it conveniently in his pocket, or conceal it in his handkerchief, and is of so curious a construction that the slightest pressure of the hand will raise or depress its tone, and by a proper fingering it will speak on any side, or to any tune. The use of it may be learnt in half an hour, but the proper manner of applying it to use must be well recollected; for instance, if a young member wishes to speak on the Treasury side, he must put it in the right pocket, if in the Opposition, in the left; if perfectly independent he must not have to do with any pocket at all. You see that with this contrivance gentlemen need not be at the trouble of turning their coats, it is merely done by putting their hands in their pockets. If a candidate wishes to try it at an election, he has nothing to do but to carry the pocketloquist with him to the hustings, and set it to the tune of Liberty, Freedom of the Press, Habeas Corpus, No Taxes, Constitution, &c. when I am certain that my little automaton will carry the poll, and the member may then (as is often the case) truly say, that it was all out of his own pocket.

« Another great advantage of the pocketloquist is, that owing to a judicious combination of the words, the speeches will not appear at all studied, and may be fashioned after any stile, the simple, the florid, or the obscure.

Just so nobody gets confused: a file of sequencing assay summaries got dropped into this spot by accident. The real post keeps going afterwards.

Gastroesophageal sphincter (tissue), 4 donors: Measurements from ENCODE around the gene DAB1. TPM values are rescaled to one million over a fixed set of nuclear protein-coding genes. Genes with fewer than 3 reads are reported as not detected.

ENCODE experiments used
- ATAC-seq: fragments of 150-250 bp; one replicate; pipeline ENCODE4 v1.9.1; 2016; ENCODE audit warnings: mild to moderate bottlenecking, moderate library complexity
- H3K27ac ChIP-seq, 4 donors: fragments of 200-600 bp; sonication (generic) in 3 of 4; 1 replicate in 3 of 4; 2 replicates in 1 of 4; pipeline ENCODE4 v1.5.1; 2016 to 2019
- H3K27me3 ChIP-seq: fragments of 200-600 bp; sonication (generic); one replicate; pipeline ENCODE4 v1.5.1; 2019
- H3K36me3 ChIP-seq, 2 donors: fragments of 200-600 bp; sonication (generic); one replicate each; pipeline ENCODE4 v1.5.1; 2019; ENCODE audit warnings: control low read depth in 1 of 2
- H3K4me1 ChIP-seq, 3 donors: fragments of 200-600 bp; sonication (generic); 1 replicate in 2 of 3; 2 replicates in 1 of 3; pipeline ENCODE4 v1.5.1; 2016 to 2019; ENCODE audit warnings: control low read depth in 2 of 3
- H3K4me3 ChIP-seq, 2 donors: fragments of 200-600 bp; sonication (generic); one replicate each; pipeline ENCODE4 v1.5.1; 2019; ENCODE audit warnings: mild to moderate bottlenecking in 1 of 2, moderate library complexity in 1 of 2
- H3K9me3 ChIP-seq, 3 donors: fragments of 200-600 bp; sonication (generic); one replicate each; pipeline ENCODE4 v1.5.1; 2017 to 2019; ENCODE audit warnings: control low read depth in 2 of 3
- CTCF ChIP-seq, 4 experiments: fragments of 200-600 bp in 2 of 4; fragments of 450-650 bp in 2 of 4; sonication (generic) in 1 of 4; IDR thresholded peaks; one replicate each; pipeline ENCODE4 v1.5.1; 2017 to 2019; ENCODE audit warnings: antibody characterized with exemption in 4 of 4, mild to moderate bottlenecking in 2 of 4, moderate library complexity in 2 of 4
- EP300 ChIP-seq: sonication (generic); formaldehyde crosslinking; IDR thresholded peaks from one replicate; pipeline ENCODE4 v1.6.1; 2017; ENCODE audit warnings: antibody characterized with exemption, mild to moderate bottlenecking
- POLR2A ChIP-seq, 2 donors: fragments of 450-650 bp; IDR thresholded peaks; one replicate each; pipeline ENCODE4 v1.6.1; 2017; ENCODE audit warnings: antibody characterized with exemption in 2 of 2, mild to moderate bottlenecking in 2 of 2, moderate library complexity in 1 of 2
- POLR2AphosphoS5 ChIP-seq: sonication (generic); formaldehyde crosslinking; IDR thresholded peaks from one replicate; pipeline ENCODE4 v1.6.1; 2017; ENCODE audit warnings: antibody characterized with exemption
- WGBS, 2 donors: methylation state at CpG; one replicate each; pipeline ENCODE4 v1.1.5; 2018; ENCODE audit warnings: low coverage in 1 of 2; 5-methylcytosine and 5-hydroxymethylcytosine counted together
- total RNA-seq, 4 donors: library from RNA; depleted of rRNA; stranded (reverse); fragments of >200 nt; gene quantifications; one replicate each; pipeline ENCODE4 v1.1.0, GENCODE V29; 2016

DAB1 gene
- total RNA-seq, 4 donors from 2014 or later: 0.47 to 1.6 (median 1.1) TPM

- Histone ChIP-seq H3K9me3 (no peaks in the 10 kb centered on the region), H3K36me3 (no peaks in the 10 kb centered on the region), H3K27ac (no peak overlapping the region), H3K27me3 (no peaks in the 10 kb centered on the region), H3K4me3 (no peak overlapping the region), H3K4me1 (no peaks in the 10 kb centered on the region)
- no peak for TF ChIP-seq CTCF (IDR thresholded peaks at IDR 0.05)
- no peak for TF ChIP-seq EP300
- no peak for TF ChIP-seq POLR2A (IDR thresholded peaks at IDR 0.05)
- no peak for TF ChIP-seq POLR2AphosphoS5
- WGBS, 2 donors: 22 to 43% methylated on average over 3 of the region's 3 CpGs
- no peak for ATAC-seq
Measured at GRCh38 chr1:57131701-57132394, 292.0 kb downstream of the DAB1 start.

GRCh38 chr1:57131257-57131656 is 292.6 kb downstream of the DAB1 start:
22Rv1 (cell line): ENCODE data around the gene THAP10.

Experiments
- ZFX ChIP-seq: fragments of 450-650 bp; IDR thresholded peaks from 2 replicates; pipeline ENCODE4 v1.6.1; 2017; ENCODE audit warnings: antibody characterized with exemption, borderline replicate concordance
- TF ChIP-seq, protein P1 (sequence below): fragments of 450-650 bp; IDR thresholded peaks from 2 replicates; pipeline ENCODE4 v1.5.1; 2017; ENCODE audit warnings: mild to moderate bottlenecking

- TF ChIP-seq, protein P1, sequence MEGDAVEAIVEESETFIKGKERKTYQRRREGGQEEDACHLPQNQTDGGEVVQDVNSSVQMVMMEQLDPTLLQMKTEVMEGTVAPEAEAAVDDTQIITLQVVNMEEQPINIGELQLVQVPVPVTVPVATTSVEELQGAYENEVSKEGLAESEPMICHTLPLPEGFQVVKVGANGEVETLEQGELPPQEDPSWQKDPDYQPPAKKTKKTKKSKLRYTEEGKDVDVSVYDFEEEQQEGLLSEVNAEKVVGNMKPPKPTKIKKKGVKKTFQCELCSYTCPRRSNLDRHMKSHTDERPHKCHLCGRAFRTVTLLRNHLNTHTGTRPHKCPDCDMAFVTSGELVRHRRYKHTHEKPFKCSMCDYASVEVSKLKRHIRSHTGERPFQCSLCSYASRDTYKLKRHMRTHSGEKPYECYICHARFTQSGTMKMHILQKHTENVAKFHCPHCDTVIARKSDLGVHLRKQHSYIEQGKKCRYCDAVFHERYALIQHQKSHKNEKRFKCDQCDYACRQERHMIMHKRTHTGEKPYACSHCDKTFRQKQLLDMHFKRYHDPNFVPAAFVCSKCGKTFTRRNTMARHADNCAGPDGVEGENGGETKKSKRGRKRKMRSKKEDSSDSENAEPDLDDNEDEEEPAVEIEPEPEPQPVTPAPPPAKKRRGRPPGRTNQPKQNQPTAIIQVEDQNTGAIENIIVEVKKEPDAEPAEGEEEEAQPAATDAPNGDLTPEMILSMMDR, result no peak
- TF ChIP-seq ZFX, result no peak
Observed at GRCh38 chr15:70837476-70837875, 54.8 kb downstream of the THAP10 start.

« The pocketloquist will, by its mechanism, fit any subject, and the sense may be put together with as much facility as the parts of one of Newberry's maps for children; now it is not so very easy to put the sense of some of our modern fine speeches together without making them nonsense,

“ I understand that there are some people who chuse to say that the pocketloquist is not by any means a new invention; that it has been used before to great advantage, and in great places; that it is made of metal; that it works by a golden key; that it is known to the lawyers in Westminster-hall; that it is a pick lock; that it has been successfully applied by pickpockets, and has often been used to rob the public. I believe that I am as well acquainted with the weight of metal as any body, and am ready to admit that some orators may have been put in motion for or against, by a secret spring, or by a something that might have given them the word, in the same way as the show-man speaks for Punch, in that ingenious comic representation to be witnessed any day in the streets, and from which I am free to confess I took the hint of my pocketloquist; but in